The Education Vault
|A Novice's Guide to Precious Metals, Part II: the miners|
In “Part I” of this series, I provided a basic overview of what separates gold and silver from all other commodities, why gold and silver are so attractive today, and dispelled the popular myth that “bullion-ETF's” are the same as owning real, “physical” bullion. In Part II, I will explain why the potential profits from investing in gold and silver miners always exceeds the potential return from bullion, alone.
The obvious starting-point when it comes to a discussion of gold and silver miners is to discuss the basic proposition of “leverage”, as it applies to a commodity-producer. Let's make the hypothetical example really simple: a gold miner who can produce an ounce of gold for $500 (its “cash costs”), with the price of gold at $1000/oz. As everyone can see, this miner earns $500 profit on each ounce of gold produced.
Now, let's take two hypothetical investors: Investor A and Investor B. Investor A purchases gold at $1000/oz, while on the same day, Investor B purchases shares in the previously mentioned gold miner – at $10/share.
A month later the price of gold has moved to $1100/oz, and both investors are contemplating taking profits. The question is: which one will come out ahead? For Investor A, his potential profit is easy to observe: 10%. However, Investor B is about to benefit from the magical concept of leverage.
You will recall that the gold miner makes $500 profit on each ounce of gold mined, with the price of gold at $1000. However, with a new price of gold of $1100/oz, this gold miner is now earning $600 profit on each ounce of gold – a 20% increase in profitability.
With the gold miner now 20% more profitable, if we assume rational behavior in the marketplace (often a BIG “if”), then we should expect the shares of the gold miner to also appreciate by roughly 20% (subject to other factors in its operations). In other words, in the current hypothetical example, investing in the gold miner (with the given parameters) provides 2:1 leverage versus investing in gold directly.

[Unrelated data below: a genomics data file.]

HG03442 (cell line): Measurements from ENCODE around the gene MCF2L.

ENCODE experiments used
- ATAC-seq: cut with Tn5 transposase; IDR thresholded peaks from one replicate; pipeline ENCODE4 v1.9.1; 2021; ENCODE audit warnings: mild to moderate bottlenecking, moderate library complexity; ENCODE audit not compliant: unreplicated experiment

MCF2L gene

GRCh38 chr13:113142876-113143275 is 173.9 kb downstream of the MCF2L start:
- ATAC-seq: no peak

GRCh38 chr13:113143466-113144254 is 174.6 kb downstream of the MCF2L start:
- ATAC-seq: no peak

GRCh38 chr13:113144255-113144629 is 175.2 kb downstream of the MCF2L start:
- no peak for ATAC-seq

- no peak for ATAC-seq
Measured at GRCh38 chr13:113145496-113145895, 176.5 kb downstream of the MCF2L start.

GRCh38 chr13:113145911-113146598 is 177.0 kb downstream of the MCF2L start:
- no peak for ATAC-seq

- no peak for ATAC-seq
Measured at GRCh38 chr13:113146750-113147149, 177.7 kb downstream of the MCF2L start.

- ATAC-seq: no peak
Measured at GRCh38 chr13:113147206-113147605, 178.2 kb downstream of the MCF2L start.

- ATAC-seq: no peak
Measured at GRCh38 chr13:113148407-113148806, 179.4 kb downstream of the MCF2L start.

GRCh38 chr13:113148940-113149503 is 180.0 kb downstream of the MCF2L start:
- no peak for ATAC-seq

What is perhaps more interesting in this concept is that the less profitable a mining company is (at any particular price-level for gold), the greater the leverage.
Let's go back to the example of gold priced at $1000/oz, and create another hypothetical gold-miner. This second miner is producing its gold at $900/oz, meaning at $1000/oz it is making only $100 on each ounce of gold mined. However, if, once again, the price of gold goes up to $1100, this second miner is now 100% more profitable.
Now let's apply what we've learned to the “real world”, where the price of gold has gyrated over a wide price-range in just the last year. We're all familiar with the market adage “buy low and sell high”, but what many people don't realize is that in the world of commodity-producers this advice becomes wonderfully simple.
Whenever the price of gold (or silver) tumbles, so do the profit-margins of the gold miners. What these compressed profit-margins mean to investors is that every time gold bottoms in a trough, the leverage for all gold (and silver) miners is at its maximum.
For “swing traders”, this makes gold and silver miners very attractive vehicles – as each time they bottom-out in a trough, they can be expected to bounce back strongly, as soon as bullion rebounds. Conversely, for many “shorts” these companies are also attractive, in that when bullion appears to have hit a short-term “top”, then that same “leverage” which works in the miners' favor on the way up works against them on the way down.
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